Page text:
New caravan law changes could cause ‘further confusion’ and lead to road safety issues
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Drivers are now allowed to tow trailers and caravans without the need for additional testing or training. The driving law change means that otorists can tow caravans or trailers up to 3,500kg maximum authorised mass (MAM).
The DVLA will update driving licence records to show that motorists can now tow trailers, with the addition of the BE category.
This will be done automatically when drivers reapply for a new photocard driving licence.
This rule change was supposed to take place on November 15, but was delayed just a few days before it was set to come into force.
Following the delay, the Driver and Vehicle Standards Agency (DVSA) stated the change would take place in “autumn 2021”.
In a tweet, they announced: “All car drivers who have passed their driving test since January 1, 1997, can tow a trailer up to 3,500kg in weight from today (Thursday, December 16) without the need for a test.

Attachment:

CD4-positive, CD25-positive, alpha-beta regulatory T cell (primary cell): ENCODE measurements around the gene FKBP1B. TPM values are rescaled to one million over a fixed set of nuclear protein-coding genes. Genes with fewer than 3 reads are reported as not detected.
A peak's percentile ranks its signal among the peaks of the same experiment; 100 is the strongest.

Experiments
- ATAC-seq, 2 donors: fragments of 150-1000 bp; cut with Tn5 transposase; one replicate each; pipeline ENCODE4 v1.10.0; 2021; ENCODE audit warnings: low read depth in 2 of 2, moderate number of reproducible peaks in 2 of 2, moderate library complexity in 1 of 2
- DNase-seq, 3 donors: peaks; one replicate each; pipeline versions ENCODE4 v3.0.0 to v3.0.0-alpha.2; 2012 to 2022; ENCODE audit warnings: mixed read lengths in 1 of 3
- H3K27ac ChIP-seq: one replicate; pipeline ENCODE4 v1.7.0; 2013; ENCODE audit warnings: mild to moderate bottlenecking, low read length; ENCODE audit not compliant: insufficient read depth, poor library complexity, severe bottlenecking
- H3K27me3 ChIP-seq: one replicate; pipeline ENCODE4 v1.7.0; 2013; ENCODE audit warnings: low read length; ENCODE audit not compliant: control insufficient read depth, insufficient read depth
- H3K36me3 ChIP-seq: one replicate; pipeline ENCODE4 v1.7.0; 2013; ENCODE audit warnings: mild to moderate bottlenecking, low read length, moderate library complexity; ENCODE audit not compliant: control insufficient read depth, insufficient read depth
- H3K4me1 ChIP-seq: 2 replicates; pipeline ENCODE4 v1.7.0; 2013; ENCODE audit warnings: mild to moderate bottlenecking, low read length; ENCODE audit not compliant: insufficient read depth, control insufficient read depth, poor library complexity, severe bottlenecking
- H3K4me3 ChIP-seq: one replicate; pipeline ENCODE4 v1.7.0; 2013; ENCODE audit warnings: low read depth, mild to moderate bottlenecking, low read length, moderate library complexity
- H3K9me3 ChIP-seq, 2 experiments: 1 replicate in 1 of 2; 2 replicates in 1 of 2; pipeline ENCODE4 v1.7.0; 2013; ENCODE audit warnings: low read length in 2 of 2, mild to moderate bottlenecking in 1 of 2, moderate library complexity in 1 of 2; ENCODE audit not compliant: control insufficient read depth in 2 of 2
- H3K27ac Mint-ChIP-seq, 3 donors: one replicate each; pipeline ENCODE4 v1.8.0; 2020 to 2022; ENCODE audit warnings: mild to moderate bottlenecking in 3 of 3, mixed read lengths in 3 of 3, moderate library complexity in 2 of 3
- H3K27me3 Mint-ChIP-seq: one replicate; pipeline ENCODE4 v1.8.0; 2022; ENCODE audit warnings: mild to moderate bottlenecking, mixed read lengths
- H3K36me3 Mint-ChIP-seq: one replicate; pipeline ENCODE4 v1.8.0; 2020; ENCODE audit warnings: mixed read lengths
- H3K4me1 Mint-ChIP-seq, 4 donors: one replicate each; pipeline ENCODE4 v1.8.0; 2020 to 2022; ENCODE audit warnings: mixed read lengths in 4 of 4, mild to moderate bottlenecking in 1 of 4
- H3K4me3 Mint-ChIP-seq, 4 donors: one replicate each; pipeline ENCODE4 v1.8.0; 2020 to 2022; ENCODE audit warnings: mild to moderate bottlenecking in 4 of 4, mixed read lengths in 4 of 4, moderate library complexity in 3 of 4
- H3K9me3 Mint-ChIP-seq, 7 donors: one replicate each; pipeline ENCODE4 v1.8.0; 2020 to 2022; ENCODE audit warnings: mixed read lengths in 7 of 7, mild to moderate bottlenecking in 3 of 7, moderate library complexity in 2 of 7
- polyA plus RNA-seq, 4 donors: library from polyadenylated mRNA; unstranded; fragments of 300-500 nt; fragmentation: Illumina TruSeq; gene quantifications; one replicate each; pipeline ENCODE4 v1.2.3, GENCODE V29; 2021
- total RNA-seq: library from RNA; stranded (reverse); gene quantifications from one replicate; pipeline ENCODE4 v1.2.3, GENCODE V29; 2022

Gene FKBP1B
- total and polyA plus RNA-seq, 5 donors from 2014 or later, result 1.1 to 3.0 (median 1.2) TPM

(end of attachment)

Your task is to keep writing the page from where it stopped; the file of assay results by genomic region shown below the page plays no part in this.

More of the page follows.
“Car drivers who passed their test before January 1997 will already have this category on their licence.
“DVSA stopped doing car and trailer tests in September, allowing us to increase HGV driving tests to help tackle the lorry driver shortage.”
In response to the original changes, many were concerned that it could lead to an increase in road accidents.
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Given the removal of the tests, it is feared that younger, more inexperienced drivers could drive dangerously with an even larger load attached to their car.
Jonathan White, Legal and Compliance Director at National Accident Helpline, criticised the move, saying more should have been done in the time after the delay.
He said: “After delaying the introduction of changes to towing laws we were hoping to see steps taken to mitigate the risks associated with the freedom to tow a caravan or trailer without taking an additional test.
“Instead, it seems that the advice could cause further confusion, with drivers advised to take additional training but not having the option of then taking a test.
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